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Corpus callosum disorders and associated malformations in paediatric epilepsy: MRI analytic study

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Abstract

To assess the effectiveness of MRI in identifying the spectrum of corpus callosum anomalies in epileptic paediatric patients, a descriptive case series was studied in the General Paediatric Hospital, Baghdad from March 2017 to March 2020.A total of 52 patients with ages ranging from 4 months to 14 years were included. The Imaging criteria included MRI evaluation showing spectrum of anomalies involving the corpus callosum with malformation of cortical development, lipoma, Dandy Walker syndrome and Chiari malformation. Demographic data was recorded. The study included 52 patients with ages ranging from 4 months to 14 years, (mean age 5.94 ± 4.08 years). There were 31(59.7 %) males and 21(40.3%) females diagnosed as 34(65%) agenesis, 25(48%) partial agenesis, 9(17.3%) complete agenesis and 18(34.7%) hypoplasia of corpus callosum. Other malformations noted in 32 patients included, Chiari malformation, cortical neuromigration disorders, Dandy Walker malformation, lipoma, cerebellar hypoplasia, posterior fossa arachnoid cyst and Chiari 2 malformation. Imaging evaluation in epilepsies, effectively detects callosal disorders and associated malformations, which add valuable data improving clinical management, seizure control clinical management and further decision-making.
Abstract
To assess the effectiveness of MRI in identifying the
spectrum of corpus callosum anomalies in epileptic
paediatric patients, a descriptive case series was studied in
the General Paediatric Hospital, Baghdad from March 2017
to March 2020.A total of 52 patients with ages ranging from
4 months to 14 years were included. The Imaging criteria
included MRI evaluation showing spectrum of anomalies
involving the corpus callosum with malformation of cortical
development, lipoma, Dandy Walker syndrome and Chiari
malformation. Demographic data was recorded. The study
included 52 patients with ages ranging from 4 months to 14
years, (mean age 5.94 ± 4.08 years). There were 31(59.7 %)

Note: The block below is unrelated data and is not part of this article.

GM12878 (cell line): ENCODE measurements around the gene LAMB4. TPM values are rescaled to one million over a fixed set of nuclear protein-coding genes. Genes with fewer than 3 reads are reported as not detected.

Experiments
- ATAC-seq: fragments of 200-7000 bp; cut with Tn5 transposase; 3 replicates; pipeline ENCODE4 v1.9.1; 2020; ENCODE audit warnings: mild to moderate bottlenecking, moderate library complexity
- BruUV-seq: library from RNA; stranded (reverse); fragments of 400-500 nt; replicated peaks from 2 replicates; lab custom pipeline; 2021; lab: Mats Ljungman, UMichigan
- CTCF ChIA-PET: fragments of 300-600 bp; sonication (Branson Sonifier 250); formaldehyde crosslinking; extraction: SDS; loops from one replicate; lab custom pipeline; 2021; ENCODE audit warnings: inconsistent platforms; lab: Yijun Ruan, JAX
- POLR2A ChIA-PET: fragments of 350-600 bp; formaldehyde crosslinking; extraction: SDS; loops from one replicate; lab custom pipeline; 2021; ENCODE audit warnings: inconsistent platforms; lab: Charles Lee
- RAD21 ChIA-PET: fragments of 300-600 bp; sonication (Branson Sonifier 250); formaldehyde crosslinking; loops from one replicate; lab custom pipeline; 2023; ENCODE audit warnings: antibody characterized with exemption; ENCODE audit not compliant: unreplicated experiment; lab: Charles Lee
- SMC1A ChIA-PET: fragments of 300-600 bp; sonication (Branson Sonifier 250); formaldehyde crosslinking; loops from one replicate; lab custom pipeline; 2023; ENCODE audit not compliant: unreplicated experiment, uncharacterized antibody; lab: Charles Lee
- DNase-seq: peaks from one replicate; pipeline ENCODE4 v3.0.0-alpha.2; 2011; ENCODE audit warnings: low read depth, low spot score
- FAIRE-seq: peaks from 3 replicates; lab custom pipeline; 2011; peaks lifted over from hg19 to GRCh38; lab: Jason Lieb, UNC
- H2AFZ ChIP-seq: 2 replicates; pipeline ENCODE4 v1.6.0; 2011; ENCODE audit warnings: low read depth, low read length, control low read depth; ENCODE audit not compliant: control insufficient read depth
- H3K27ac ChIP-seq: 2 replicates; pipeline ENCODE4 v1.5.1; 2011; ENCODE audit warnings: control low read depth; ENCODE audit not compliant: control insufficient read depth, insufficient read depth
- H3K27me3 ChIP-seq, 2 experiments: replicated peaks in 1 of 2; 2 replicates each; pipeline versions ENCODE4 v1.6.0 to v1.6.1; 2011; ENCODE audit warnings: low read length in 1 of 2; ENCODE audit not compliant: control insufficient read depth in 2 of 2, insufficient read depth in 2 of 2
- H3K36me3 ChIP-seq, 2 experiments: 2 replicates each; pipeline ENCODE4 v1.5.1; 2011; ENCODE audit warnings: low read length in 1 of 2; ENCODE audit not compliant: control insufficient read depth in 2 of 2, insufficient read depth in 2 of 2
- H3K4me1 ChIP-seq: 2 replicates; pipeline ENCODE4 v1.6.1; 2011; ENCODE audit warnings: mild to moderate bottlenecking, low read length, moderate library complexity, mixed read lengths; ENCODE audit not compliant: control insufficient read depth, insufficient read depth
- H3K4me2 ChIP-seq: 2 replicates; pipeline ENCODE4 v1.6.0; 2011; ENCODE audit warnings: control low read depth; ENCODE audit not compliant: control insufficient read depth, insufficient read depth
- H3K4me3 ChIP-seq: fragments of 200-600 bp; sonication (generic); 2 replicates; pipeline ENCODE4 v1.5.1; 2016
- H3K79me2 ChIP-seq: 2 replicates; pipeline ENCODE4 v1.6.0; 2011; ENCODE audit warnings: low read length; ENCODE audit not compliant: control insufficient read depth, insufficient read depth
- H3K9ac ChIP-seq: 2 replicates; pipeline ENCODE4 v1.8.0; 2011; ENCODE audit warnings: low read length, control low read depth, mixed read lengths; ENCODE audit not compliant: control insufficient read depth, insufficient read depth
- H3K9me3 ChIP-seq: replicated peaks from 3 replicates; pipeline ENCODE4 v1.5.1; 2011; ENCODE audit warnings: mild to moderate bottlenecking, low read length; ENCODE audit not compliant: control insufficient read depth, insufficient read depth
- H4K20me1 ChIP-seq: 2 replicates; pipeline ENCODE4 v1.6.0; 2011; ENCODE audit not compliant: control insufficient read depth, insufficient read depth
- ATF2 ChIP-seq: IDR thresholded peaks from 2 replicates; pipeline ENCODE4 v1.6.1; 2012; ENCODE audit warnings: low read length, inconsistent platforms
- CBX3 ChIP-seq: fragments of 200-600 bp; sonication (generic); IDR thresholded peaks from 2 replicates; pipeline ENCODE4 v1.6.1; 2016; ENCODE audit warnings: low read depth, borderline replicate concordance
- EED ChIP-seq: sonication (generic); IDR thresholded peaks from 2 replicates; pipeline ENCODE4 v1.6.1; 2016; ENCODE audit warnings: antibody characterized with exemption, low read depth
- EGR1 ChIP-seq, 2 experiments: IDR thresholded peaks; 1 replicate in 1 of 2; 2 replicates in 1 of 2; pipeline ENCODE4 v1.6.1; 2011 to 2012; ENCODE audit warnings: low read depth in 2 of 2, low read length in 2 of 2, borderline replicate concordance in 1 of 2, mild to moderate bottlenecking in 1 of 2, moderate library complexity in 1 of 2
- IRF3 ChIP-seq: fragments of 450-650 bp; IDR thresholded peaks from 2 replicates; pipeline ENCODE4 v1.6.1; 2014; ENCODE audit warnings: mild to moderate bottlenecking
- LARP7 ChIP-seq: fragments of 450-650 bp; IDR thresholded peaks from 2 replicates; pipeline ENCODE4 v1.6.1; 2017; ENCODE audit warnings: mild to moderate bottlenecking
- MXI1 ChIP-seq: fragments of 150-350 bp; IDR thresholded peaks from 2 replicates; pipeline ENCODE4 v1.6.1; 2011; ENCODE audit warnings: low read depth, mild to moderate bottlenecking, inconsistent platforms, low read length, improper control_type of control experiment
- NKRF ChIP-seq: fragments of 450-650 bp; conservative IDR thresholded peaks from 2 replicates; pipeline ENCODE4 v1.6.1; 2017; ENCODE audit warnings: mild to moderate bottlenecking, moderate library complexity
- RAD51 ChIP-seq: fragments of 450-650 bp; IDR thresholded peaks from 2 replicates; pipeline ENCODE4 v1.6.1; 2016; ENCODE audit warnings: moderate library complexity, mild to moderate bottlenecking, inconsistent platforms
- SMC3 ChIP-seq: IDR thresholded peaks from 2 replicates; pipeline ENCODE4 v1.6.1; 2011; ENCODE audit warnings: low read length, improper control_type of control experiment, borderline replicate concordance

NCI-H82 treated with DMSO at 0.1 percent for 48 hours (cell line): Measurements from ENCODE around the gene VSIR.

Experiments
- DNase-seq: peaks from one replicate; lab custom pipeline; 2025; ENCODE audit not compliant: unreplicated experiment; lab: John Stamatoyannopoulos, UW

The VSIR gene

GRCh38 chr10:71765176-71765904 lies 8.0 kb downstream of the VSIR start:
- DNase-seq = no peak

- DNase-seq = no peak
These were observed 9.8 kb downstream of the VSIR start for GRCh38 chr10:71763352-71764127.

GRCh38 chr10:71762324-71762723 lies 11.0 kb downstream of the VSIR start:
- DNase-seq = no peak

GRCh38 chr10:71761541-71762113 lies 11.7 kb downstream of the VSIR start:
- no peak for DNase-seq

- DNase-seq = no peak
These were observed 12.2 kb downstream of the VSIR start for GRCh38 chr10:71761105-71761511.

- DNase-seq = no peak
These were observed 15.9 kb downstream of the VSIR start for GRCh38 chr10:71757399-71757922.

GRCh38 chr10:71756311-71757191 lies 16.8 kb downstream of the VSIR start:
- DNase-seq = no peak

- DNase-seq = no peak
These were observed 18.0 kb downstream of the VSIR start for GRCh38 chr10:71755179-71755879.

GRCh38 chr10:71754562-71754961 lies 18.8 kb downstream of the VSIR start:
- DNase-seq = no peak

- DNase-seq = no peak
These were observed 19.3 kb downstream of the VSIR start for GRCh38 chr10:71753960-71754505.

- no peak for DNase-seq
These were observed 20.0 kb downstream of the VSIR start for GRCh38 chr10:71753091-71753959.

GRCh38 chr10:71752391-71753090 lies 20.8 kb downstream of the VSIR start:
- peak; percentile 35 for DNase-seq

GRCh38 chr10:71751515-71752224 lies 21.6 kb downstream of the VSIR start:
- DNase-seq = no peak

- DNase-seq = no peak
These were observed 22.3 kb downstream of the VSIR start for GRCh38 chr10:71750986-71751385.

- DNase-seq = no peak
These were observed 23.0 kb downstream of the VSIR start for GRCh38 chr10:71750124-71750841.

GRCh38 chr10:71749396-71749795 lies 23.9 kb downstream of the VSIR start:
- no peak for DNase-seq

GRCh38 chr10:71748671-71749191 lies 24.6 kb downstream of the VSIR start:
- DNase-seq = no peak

males and 21(40.3%) females diagnosed as 34(65%)
agenesis, 25(48%) partial agenesis, 9(17.3%) complete
agenesis and 18(34.7%) hypoplasia of corpus callosum.
Other malformations noted in 32 patients included, Chiari
malformation, cortical neuromigration disorders, Dandy
Walker malformation, lipoma, cerebellar hypoplasia,
posterior fossa arachnoid cyst and Chiari 2 malformation.
Imaging evaluation in epilepsies, effectively detects callosal
disorders and associated malformations, which add
valuable data improving clinical management, seizure
control clinical management and further decision-making.
Keywords: corpus callosum, anomalies, epilepsy, MRI
Introduction
The corpus callosum (CC) is a midline cerebral white matter
structure, which represents the largest forebrain
commissure of tightly packed tracts in the central nervous
system, connecting the two cerebral hemispheres. It
comprises of four parts, rostrum, genu, body and splenium.
It is formed from anterior to posterior, beginning with the
genu at 12th weeks gestation. The rostrum is an exception,
as it develops last at 18-20 weeks.1-3 If the Corpus callosum
does not form prior to birth, it will never form. If there are
some corpus callosum nerves crossing between the
hemispheres at birth, these may continue to develop, but
new nerves or fibers will not develop. Since agenesis of CC
is congenital, all the rest of the brain connections are
organized accordingly.4 Congenital callosal malformations
range from agenesis, hypogenesis or hypoplasia (complete
CC but thin). The Callosal hypogenesis (partial absence) is
associated with other cerebral malformations, such as
migration disorders, Dandy Walker etc.5,6 Abnormal
imaging findings can be seen in a person with epilepsy.5
Thus neuroimaging has an important application in the
diagnosis and treatment. Computed tomography,
combined with EEG recording which has an essential role in
confirming the clinical diagnosis, represent the standard
clinical practice for a child with recurrent seizures.7,8
Computed tomography is important for the diagnosis of
CC lipoma, and other acquired pathologies with
calcifications or haematomas' involving the anterior part.9
Agenesis of the corpus callosum is one of the most
frequent malformations in the brain with a reported
incidence ranging between 0.5 to 70 in 10000.10 Disorders
of the CC may be caused by arrested growth, or delayed
development that attempts to compensate for earlier
abnormalities in the evolution of midline structures. It can
also be observed in association with major malformations
of the embryonic forebrain prior to formation of the anlage
of the corpus callosum e.g., holoprosencephaly.2,11
Currently, MRI which is safe and painless, is the imaging
procedure of choice in infants and children. It is
recommended in the evaluation of cerebral pathologies
and is used in evaluating agenesis of CC, even in patients
who have previously undergone CT scan and ultra-
sonography examination. The Multiplanner capability and,
high soft tissue contrast permits confident diagnosis of